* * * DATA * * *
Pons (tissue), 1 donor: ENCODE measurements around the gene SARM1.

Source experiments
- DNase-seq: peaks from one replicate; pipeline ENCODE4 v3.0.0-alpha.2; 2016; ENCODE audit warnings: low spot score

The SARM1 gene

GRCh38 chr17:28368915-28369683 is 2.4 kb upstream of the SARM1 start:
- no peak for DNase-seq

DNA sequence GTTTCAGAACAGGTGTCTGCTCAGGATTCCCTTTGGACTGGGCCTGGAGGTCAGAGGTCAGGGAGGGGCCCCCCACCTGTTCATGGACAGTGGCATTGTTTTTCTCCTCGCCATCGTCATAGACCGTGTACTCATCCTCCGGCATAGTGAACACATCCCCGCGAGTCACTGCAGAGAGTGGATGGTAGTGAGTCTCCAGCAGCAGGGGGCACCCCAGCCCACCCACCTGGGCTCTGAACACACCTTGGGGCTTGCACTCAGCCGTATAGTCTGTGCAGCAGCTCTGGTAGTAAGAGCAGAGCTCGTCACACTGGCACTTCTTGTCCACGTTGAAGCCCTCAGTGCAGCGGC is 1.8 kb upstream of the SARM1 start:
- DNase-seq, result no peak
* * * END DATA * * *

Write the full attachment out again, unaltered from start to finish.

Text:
Pons (tissue), 1 donor: ENCODE measurements around the gene SARM1.

Source experiments
- DNase-seq: peaks from one replicate; pipeline ENCODE4 v3.0.0-alpha.2; 2016; ENCODE audit warnings: low spot score

The SARM1 gene

GRCh38 chr17:28368915-28369683 is 2.4 kb upstream of the SARM1 start:
- no peak for DNase-seq

DNA sequence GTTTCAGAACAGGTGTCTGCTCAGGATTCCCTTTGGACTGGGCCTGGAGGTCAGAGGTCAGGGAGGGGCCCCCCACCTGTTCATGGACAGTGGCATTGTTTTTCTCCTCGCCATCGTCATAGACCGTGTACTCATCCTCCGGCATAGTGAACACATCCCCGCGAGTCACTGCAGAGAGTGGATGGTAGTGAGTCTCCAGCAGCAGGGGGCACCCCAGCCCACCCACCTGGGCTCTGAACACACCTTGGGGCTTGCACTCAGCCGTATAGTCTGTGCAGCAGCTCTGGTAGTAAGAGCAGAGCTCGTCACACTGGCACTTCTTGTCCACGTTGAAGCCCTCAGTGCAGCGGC is 1.8 kb upstream of the SARM1 start:
- DNase-seq, result no peak